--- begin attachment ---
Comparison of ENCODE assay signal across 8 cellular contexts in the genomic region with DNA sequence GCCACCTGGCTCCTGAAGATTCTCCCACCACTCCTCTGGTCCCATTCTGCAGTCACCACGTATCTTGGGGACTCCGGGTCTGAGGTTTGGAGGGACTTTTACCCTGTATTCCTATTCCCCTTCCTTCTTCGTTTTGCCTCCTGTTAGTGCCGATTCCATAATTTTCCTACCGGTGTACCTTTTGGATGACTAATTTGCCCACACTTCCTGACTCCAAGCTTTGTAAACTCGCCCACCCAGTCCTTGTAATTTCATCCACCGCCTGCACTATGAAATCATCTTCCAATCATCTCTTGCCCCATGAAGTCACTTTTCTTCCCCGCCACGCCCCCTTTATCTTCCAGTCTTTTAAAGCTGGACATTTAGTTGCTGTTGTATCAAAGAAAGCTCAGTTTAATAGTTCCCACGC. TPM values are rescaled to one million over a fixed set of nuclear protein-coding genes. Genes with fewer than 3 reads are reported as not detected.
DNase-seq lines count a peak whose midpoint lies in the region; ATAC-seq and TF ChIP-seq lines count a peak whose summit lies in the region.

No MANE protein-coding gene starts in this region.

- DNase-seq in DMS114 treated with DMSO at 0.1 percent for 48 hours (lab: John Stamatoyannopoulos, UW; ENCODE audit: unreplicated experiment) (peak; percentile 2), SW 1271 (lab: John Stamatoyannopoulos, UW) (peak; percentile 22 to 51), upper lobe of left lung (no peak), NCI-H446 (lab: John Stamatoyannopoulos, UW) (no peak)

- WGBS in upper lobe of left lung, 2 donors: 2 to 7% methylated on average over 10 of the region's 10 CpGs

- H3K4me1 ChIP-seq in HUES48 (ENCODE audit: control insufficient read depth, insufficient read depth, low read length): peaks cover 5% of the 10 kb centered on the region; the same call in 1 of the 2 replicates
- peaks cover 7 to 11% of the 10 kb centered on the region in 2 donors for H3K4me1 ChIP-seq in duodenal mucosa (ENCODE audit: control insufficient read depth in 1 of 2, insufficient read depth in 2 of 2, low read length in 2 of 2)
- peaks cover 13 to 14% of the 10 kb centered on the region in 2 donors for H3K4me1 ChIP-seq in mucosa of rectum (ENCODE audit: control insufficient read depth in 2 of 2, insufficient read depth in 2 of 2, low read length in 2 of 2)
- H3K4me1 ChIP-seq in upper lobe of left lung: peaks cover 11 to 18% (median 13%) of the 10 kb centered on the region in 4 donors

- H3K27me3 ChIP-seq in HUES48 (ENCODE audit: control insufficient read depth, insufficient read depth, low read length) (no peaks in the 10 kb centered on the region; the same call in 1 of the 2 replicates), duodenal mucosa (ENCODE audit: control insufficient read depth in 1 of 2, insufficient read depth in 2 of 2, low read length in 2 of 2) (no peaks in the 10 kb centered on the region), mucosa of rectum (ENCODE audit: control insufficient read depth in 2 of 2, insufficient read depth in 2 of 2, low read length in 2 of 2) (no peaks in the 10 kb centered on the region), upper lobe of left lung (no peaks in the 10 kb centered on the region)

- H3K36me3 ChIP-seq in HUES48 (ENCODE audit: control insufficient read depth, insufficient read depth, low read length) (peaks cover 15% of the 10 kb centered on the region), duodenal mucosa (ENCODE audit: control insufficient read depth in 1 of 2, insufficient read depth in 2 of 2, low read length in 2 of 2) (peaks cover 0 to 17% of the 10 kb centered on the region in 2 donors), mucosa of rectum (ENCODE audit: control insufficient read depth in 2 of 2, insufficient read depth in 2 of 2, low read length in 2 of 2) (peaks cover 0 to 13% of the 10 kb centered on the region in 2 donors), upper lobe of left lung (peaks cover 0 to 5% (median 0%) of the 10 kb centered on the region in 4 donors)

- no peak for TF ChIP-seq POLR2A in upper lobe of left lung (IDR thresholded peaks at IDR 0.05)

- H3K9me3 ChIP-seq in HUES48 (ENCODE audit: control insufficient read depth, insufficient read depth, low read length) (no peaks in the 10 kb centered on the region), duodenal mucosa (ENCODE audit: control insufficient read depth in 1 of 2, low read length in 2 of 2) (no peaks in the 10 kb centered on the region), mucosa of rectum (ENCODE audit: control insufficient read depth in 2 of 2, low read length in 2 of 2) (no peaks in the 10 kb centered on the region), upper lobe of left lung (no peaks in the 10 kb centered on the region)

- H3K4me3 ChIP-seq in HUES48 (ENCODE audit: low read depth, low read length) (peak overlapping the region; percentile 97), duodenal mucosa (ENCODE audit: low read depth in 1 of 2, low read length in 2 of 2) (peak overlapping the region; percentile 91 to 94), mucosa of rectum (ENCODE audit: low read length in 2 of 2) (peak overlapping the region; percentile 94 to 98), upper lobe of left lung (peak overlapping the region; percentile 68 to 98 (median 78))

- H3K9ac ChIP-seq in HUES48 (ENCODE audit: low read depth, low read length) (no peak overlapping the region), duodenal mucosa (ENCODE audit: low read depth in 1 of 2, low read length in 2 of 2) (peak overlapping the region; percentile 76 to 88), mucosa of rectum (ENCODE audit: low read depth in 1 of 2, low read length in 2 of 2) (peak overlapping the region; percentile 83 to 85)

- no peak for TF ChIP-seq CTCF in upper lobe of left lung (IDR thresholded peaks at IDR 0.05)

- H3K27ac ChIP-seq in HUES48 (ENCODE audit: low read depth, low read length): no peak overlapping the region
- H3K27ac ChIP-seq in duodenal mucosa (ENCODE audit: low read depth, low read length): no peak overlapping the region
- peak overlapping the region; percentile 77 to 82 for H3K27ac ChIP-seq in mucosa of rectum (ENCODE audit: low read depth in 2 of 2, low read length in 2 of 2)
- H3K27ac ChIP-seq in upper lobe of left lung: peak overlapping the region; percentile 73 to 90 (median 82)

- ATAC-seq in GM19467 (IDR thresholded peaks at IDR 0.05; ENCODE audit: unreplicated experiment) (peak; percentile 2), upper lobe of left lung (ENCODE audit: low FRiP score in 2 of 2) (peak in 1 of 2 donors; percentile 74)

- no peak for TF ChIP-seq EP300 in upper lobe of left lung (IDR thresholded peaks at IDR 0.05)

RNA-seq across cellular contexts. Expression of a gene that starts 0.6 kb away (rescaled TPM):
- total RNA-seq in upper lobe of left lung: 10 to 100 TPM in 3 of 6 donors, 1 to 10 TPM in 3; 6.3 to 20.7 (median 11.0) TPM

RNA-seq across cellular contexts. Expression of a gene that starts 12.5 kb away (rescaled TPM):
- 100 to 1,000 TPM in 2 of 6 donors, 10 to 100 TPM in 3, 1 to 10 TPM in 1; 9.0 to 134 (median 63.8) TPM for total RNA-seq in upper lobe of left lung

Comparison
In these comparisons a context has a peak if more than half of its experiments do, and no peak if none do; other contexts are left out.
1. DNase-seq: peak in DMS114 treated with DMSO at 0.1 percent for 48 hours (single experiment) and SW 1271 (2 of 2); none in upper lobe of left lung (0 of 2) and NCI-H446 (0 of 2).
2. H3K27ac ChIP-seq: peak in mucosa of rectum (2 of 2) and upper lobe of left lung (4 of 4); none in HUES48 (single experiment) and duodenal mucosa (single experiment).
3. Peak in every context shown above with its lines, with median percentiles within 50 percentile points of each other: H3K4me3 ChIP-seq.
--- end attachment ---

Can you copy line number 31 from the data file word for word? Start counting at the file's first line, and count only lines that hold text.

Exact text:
3. Peak in every context shown above with its lines, with median percentiles within 50 percentile points of each other: H3K4me3 ChIP-seq.